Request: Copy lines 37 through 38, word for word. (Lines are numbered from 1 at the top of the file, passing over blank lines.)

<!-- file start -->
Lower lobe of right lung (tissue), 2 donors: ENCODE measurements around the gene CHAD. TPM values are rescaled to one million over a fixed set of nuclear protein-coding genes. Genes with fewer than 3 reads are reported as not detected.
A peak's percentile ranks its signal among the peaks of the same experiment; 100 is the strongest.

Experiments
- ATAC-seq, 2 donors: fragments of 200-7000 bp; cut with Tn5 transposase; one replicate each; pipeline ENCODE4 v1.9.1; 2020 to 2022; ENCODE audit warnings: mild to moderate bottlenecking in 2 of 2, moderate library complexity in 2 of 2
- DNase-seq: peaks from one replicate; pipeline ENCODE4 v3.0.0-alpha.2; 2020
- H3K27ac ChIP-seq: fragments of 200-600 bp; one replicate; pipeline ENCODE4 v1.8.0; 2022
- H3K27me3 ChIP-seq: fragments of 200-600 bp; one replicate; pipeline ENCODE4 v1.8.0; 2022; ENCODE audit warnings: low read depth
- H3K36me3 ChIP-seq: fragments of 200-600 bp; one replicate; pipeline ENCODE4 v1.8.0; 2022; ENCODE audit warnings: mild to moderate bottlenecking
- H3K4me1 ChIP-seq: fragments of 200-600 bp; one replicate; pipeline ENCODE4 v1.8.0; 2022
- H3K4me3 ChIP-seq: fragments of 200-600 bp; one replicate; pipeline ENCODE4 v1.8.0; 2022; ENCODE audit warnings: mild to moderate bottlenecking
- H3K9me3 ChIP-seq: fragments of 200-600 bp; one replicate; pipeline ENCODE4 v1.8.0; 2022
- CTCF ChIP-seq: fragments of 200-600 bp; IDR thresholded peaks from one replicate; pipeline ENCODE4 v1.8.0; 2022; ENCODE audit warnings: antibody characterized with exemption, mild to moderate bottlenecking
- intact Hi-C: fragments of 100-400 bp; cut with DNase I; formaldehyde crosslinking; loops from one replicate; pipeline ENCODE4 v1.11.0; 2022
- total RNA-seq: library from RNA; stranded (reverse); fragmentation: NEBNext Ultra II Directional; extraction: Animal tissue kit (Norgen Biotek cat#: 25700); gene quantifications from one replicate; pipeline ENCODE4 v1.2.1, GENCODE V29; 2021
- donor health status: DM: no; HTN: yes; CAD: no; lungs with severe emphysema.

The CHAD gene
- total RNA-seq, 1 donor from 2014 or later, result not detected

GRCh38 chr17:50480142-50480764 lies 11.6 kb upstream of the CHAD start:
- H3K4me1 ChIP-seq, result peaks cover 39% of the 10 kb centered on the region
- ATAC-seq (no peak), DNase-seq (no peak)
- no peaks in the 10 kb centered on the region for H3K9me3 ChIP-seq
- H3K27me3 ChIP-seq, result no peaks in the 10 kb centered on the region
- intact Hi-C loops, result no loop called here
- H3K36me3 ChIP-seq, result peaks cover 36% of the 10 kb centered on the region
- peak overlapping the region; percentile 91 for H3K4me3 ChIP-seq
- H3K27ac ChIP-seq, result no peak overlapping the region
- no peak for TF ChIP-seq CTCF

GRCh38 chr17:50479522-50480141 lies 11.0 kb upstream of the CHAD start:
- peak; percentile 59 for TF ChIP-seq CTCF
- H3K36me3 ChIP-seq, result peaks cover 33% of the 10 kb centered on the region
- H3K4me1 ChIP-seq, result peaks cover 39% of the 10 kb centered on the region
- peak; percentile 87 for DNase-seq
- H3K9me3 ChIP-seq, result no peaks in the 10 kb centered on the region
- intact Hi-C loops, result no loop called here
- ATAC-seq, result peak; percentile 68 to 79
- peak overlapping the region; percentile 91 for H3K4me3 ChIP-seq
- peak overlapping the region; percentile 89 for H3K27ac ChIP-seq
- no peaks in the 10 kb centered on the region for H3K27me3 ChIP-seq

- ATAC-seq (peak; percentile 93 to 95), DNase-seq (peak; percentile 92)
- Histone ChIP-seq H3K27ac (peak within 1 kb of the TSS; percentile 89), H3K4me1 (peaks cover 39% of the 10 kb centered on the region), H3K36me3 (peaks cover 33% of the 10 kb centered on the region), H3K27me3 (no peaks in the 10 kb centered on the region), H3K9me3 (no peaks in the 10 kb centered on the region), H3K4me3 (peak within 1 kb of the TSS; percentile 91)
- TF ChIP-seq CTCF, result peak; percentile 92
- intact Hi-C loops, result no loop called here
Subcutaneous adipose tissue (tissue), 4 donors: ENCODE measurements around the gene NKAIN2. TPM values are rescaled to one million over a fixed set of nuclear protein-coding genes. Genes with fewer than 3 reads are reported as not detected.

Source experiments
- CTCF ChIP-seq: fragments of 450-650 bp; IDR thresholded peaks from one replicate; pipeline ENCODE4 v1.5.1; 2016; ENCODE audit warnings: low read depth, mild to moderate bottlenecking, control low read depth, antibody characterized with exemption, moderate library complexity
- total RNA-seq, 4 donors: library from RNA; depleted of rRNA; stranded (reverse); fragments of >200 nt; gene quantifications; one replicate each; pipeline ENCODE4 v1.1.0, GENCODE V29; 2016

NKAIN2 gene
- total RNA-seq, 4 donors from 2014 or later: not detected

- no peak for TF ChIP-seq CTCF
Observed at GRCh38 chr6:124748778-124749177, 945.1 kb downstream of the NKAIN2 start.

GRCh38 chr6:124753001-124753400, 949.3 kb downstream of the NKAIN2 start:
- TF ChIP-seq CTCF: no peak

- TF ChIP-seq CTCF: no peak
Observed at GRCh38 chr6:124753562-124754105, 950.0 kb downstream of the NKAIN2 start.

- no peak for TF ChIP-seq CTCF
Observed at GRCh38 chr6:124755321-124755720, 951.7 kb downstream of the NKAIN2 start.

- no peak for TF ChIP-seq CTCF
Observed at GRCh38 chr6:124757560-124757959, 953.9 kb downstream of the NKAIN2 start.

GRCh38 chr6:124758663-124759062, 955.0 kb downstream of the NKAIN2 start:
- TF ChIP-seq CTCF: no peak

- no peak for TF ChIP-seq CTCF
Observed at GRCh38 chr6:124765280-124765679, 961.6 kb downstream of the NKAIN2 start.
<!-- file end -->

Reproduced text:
- peak overlapping the region; percentile 89 for H3K27ac ChIP-seq
- no peaks in the 10 kb centered on the region for H3K27me3 ChIP-seq